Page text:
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When Carlos Santana agreed to a three-year, $60 million dollar deal last week, the only surprise wasn’t the what, but the who. As the specter of the potential nine-figure Eric Hosmer price tag hovered over the first baseman market since the beginning of the offseason, Santana was considered the practical, safe alternative: the archetypal three-win player, consistent as he was valuable. The industry agreed that he would be a minor bargain, and when the rebuilding and Rhys Hoskins-equipped Phillies made the move, it only seemed to underline Santana’s predictable value.

Predictability is an underrated virtue in today’s market. As players have begun to peak earlier and teams marshall service time and contract extensions in order to allow them free agency later, free agency is even riskier a practice than it once was. Not only is Santana a model of health and remarkably slump-resistant, his skills appear to improve his odds as well. As Jeff Zimmerman noted a few years ago at FanGraphs, as the aging curve has hit players harder in the past decade, plate discipline is the one offensive facet where players still appear to age gracefully.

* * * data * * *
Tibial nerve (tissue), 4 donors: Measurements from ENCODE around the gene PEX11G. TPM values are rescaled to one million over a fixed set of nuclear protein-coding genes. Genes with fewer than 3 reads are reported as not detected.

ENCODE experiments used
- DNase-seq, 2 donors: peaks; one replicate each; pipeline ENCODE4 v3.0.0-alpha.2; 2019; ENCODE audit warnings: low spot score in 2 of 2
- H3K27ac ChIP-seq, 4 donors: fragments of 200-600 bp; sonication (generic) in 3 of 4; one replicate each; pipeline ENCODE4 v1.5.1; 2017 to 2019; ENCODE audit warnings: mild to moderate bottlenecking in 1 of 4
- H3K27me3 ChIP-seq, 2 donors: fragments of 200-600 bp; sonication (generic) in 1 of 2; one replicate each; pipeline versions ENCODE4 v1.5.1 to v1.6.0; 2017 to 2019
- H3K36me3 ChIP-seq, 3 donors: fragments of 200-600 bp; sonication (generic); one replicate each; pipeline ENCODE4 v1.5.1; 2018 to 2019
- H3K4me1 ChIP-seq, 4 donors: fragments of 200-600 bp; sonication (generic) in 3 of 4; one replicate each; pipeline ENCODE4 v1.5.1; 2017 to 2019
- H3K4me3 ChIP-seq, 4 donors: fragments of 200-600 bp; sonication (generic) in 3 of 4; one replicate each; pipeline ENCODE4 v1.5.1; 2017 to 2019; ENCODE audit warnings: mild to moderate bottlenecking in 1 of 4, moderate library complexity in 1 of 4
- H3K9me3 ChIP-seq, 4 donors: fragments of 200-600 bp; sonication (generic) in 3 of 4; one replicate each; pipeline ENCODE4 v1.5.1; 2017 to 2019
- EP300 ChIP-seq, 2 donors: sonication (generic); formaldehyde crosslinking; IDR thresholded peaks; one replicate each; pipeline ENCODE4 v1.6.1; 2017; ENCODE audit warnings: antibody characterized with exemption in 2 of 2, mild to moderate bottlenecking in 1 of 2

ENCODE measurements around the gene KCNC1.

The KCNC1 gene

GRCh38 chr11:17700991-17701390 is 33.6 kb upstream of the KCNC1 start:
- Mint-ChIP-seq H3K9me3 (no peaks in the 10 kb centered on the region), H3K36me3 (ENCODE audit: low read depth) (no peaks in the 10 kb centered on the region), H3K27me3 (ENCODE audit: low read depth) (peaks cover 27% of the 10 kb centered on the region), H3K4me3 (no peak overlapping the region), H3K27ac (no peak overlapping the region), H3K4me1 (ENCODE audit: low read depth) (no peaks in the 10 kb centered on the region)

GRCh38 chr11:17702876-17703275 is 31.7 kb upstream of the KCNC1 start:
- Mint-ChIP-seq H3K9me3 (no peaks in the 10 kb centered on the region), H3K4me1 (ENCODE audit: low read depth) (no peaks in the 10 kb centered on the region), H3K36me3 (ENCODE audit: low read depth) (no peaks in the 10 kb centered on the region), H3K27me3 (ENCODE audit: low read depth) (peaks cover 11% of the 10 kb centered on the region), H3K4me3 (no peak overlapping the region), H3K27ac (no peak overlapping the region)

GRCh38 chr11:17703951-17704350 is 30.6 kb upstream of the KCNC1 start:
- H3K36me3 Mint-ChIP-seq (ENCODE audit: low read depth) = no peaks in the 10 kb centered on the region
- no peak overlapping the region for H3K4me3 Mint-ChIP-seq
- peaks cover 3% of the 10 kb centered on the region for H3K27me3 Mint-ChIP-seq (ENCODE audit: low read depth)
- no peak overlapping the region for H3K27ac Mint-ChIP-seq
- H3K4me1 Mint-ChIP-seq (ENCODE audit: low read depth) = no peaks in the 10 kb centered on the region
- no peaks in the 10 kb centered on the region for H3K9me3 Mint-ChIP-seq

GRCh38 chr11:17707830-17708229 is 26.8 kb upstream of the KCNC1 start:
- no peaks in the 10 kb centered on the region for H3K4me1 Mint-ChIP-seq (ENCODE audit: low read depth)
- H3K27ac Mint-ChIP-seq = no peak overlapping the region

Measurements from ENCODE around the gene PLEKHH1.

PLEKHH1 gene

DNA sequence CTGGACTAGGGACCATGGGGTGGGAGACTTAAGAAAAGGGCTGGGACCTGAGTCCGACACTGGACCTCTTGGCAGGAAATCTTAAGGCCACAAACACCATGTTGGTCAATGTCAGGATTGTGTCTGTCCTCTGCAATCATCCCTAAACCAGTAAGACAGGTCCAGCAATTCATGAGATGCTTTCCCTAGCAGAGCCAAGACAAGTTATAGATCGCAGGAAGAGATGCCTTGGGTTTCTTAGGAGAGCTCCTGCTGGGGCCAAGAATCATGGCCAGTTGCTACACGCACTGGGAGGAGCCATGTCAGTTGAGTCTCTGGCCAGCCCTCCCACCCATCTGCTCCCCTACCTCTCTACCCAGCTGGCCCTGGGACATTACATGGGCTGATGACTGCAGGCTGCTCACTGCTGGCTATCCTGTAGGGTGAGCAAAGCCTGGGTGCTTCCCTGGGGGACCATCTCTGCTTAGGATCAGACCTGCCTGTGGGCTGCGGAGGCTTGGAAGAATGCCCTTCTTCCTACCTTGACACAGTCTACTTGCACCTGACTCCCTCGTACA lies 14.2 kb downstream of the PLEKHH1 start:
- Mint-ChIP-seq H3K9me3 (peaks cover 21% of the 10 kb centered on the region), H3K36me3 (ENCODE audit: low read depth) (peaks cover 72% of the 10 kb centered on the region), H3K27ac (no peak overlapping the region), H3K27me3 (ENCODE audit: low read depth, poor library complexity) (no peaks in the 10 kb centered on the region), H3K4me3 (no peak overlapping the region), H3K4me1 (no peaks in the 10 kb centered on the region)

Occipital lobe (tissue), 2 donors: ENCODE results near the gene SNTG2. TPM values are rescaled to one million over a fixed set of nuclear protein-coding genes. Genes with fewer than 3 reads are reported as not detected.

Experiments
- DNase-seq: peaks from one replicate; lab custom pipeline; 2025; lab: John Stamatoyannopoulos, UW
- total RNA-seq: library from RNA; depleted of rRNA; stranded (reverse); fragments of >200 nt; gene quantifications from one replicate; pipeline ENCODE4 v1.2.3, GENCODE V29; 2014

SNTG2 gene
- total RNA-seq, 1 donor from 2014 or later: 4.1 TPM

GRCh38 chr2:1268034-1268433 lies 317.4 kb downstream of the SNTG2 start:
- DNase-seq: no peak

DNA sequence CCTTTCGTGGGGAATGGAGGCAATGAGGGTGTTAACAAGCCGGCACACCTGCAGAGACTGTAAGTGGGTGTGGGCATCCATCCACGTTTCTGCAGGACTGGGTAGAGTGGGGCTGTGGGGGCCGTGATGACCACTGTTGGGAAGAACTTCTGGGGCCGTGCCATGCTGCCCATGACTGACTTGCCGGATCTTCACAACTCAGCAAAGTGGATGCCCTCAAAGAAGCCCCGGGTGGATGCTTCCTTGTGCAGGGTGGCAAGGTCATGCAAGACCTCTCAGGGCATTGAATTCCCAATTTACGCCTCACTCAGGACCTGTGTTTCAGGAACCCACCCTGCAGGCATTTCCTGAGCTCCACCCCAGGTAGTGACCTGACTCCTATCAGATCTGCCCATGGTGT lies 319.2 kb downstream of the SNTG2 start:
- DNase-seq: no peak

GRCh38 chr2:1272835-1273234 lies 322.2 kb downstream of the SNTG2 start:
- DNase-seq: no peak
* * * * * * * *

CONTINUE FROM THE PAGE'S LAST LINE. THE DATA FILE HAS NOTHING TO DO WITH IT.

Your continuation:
It certainly feels right. You look at a player like Carlos Santana, who’s been Carlos Santana for nearly a decade now, and it’s hard to imagine anything else. But there is another outcome, at least a possibility of one. The story begins with a man named Alvin Davis.

Davis is all but forgotten now, at least in 49 states, but in Seattle he’s still addressed by those who remember as Mr. Mariner. For a moribund, penny-pinching franchise intent on trading any asset before it could ask for a pay raise, Davis circumvented them by hitting 27 home runs, earning 5.6 WARP, and winning the Rookie of the Year award. He never quite repeated those heights, but his True Average for the ’80s was Santanian in its consistency: .319, .294, .281, .295, .307, .329, .301. Entering his age-30 season and his walk year, Davis’ paycheck finally on the horizon, Mr. Mariner slashed .221/.299/.335. The Mariners didn’t offer him a contract; he signed on with the Angels, sputtered through 40 more replacement-level games, and left baseball before his 31st birthday.

It may not shock the reader to learn that before Davis fell to earth, his demise was presaged by one Bill James. In his 1987 Annual, he tapped into an idea he called “Old Players Skills,” with the hypothesis being that some skills—fielding and running and slapping singles—are associated with the young and virile, while others—like plate discipline and power—tend to develop later in player’s careers. Hitters like Davis, who often arrive looking like finished products, are actually further along in the aging curve than they appear.

Twenty years later, Nate Silver reconsidered James’ theory in the light of improved comprehensive metrics, this time concentrating on a player whose 1991 season was every bit as disappointing as Davis’: Kevin Maas. Silver bucketed a group of players as having old player’s skills, by establishing the following guidelines:

  • BB% in the uppermost quartile
  • Speed score in the lowest quartile
  • ISO above median
  • Batting average below median